Their dramatic style has drawn much criticism and parody, but the band has also been recognized as a pioneering act, capturing the zeitgeist of their time, particularly with the guitar work of Paul Reynolds and sonically multi-layered hits such as "Space Age Love Song," "Telecommunication," and "Modern Love Is Automatic." The band also is noted for creating a successful concept album, their debut, which alludes to an alien invasion of earth. Billboard writer Robert Christgau applauded their "mechanical lyrics, about a mechanical end of the world," while noting the "aural pleasure" of both the band's debut album and the follow-up.
The band's lyrics have been noted to have allusions to both dystopian environments as well as dragons.
The video for "I Ran" was low budget (even for the time) but enjoyed enormous success, and is well remembered in part due to its heavy rotation on MTV. The group has the record for actual number of video plays, both due to the lack of other music videos available during the music channel's early years, and the demand for the futuristic look.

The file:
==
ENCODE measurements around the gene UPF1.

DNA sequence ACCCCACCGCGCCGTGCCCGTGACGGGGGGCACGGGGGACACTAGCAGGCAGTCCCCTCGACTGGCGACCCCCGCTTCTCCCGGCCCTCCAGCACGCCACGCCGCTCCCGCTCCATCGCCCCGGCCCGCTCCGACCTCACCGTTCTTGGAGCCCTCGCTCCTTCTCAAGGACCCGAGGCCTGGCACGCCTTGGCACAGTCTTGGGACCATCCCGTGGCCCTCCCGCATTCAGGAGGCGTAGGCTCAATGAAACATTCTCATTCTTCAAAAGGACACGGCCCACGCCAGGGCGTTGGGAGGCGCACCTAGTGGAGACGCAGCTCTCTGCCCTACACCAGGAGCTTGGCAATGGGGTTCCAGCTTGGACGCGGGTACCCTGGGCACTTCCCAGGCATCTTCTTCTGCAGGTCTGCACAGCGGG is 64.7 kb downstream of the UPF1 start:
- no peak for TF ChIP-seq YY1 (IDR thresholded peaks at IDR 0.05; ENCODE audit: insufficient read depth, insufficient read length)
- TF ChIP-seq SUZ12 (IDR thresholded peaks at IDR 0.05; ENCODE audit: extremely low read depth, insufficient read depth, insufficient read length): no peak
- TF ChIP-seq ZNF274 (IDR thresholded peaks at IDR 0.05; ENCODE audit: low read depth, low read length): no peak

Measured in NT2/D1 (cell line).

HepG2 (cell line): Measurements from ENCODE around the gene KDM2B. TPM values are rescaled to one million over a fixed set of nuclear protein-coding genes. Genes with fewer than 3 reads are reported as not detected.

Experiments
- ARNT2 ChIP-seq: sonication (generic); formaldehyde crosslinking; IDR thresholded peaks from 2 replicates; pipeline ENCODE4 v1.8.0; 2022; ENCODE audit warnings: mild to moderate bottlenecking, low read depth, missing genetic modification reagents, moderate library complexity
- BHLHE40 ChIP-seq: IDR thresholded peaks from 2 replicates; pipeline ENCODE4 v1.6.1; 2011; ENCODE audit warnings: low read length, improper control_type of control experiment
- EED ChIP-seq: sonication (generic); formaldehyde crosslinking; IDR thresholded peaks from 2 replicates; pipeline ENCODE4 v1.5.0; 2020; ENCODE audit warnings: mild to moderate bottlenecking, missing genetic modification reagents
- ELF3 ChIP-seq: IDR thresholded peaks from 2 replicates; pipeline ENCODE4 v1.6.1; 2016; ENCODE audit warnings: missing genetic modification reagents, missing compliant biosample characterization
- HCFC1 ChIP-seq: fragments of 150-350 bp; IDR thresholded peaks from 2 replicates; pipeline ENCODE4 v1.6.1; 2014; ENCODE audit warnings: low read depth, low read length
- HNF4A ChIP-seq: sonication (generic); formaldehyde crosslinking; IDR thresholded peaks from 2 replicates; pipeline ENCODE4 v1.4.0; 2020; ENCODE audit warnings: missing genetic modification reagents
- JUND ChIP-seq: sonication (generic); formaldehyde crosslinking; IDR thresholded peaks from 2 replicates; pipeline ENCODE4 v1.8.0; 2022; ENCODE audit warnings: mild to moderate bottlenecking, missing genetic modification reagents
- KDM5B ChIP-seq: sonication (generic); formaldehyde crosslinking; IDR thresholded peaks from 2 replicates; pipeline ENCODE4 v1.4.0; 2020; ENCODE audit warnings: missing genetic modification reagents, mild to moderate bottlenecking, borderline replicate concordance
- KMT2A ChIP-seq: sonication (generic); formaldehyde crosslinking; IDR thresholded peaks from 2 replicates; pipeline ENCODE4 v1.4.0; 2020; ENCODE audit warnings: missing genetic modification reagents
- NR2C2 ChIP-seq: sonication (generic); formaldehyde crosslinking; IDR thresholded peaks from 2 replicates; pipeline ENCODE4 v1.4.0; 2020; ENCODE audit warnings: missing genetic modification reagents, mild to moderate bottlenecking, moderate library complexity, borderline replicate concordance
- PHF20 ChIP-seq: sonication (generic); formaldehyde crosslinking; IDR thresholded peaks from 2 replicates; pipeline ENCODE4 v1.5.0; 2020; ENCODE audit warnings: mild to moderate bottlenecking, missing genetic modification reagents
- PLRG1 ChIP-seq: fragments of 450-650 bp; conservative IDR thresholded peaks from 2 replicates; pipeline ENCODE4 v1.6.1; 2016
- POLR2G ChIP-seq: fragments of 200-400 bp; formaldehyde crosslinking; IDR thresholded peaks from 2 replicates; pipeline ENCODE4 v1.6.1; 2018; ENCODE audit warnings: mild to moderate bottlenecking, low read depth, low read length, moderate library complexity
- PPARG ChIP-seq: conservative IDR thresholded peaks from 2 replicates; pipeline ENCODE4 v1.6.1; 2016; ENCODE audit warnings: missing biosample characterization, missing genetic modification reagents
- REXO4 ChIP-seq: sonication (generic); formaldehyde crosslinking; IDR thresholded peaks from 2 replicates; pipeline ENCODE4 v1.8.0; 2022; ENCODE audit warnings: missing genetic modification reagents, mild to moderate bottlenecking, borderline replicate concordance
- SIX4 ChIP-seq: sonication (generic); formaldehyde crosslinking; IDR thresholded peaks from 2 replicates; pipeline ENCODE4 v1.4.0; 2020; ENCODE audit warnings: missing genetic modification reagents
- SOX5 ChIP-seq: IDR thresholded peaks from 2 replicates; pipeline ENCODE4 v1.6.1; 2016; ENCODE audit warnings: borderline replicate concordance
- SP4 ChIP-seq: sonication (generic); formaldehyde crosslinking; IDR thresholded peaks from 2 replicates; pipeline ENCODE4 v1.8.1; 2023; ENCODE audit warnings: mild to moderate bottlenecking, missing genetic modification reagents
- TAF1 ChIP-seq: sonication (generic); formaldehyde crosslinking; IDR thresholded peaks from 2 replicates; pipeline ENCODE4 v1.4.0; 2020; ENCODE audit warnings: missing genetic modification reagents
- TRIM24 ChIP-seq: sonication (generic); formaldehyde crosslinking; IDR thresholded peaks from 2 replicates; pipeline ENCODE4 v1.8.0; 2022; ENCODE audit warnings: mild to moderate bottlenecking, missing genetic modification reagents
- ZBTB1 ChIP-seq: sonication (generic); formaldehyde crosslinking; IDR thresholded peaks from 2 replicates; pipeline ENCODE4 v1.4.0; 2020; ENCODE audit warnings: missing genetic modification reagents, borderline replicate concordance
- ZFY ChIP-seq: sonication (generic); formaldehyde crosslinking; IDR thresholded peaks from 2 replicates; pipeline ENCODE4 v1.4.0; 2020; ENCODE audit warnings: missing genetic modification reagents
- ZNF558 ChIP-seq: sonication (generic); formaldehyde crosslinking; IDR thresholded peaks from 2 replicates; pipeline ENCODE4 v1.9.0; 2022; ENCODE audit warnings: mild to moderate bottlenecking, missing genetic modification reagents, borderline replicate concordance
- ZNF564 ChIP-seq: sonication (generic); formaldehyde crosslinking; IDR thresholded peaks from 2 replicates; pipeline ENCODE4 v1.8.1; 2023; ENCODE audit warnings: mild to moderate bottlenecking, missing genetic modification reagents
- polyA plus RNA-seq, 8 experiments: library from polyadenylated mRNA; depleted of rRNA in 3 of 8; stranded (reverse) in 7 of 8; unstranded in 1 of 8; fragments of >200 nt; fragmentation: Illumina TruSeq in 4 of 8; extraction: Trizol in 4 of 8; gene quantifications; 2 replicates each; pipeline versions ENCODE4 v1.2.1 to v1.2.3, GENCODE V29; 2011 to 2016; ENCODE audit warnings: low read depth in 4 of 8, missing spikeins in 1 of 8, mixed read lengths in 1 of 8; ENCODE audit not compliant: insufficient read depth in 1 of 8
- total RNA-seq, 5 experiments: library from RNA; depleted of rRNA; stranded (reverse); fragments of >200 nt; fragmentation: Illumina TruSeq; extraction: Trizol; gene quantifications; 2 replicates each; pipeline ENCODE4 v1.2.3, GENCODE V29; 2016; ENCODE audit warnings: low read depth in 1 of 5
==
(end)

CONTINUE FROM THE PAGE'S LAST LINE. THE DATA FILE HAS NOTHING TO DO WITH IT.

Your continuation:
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Her voice is unique, unmistakable and timeless – The Los Angeles Times' Robert Hilburn called her "arguably the most charismatic female performer in rock." And about the Hollywood Bowl concert in 2012, The Hollywood Reporter wrote: Martha Davis, of the Motels, was still strong in voice and admirably delivered hits like "Only The Lonely" and "Suddenly Last Summer."
For Martha Davis, the most important thing has always been the songs she writes. Martha began writing songs at the age of 15. Born and raised in Berkeley, California, she moved to Los Angeles in the early '70s, along with the first incarnation of The Motels. The band, Marty Jourard,Jeff Jourard, Michael Goodroe, and Brian Glascock signed to Capitol Records in 1979.